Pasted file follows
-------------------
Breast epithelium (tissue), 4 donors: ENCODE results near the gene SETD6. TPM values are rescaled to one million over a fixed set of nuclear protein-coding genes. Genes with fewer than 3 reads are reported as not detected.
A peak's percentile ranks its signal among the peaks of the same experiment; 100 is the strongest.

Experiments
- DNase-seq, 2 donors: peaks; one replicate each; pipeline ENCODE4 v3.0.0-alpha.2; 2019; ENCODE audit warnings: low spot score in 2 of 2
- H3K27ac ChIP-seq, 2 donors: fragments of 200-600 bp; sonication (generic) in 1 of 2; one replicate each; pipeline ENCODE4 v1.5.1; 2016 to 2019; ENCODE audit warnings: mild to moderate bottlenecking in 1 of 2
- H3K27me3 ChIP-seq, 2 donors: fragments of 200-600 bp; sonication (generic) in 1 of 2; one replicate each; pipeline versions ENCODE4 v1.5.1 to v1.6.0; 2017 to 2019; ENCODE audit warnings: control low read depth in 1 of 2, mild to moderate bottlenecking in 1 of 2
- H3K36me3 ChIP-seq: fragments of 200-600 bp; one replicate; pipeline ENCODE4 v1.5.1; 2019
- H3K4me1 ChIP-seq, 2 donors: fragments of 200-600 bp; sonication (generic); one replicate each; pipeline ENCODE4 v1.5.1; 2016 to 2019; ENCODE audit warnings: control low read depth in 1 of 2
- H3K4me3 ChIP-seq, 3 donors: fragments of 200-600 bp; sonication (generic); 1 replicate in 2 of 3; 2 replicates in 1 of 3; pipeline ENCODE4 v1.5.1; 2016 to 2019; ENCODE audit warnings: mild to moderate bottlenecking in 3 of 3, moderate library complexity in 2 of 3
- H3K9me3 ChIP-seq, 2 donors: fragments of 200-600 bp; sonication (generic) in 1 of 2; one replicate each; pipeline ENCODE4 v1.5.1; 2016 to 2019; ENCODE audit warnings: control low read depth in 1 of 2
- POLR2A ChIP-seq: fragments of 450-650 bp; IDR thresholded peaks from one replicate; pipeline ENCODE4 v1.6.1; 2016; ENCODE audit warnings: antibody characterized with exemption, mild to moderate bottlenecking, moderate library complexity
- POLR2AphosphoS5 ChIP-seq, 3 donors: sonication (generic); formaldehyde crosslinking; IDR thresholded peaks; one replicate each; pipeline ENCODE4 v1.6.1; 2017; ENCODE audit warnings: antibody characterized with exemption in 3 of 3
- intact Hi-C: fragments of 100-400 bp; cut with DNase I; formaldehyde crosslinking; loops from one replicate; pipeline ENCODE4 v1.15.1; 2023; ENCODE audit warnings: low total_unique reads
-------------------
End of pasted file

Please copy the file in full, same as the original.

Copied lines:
Breast epithelium (tissue), 4 donors: ENCODE results near the gene SETD6. TPM values are rescaled to one million over a fixed set of nuclear protein-coding genes. Genes with fewer than 3 reads are reported as not detected.
A peak's percentile ranks its signal among the peaks of the same experiment; 100 is the strongest.

Experiments
- DNase-seq, 2 donors: peaks; one replicate each; pipeline ENCODE4 v3.0.0-alpha.2; 2019; ENCODE audit warnings: low spot score in 2 of 2
- H3K27ac ChIP-seq, 2 donors: fragments of 200-600 bp; sonication (generic) in 1 of 2; one replicate each; pipeline ENCODE4 v1.5.1; 2016 to 2019; ENCODE audit warnings: mild to moderate bottlenecking in 1 of 2
- H3K27me3 ChIP-seq, 2 donors: fragments of 200-600 bp; sonication (generic) in 1 of 2; one replicate each; pipeline versions ENCODE4 v1.5.1 to v1.6.0; 2017 to 2019; ENCODE audit warnings: control low read depth in 1 of 2, mild to moderate bottlenecking in 1 of 2
- H3K36me3 ChIP-seq: fragments of 200-600 bp; one replicate; pipeline ENCODE4 v1.5.1; 2019
- H3K4me1 ChIP-seq, 2 donors: fragments of 200-600 bp; sonication (generic); one replicate each; pipeline ENCODE4 v1.5.1; 2016 to 2019; ENCODE audit warnings: control low read depth in 1 of 2
- H3K4me3 ChIP-seq, 3 donors: fragments of 200-600 bp; sonication (generic); 1 replicate in 2 of 3; 2 replicates in 1 of 3; pipeline ENCODE4 v1.5.1; 2016 to 2019; ENCODE audit warnings: mild to moderate bottlenecking in 3 of 3, moderate library complexity in 2 of 3
- H3K9me3 ChIP-seq, 2 donors: fragments of 200-600 bp; sonication (generic) in 1 of 2; one replicate each; pipeline ENCODE4 v1.5.1; 2016 to 2019; ENCODE audit warnings: control low read depth in 1 of 2
- POLR2A ChIP-seq: fragments of 450-650 bp; IDR thresholded peaks from one replicate; pipeline ENCODE4 v1.6.1; 2016; ENCODE audit warnings: antibody characterized with exemption, mild to moderate bottlenecking, moderate library complexity
- POLR2AphosphoS5 ChIP-seq, 3 donors: sonication (generic); formaldehyde crosslinking; IDR thresholded peaks; one replicate each; pipeline ENCODE4 v1.6.1; 2017; ENCODE audit warnings: antibody characterized with exemption in 3 of 3
- intact Hi-C: fragments of 100-400 bp; cut with DNase I; formaldehyde crosslinking; loops from one replicate; pipeline ENCODE4 v1.15.1; 2023; ENCODE audit warnings: low total_unique reads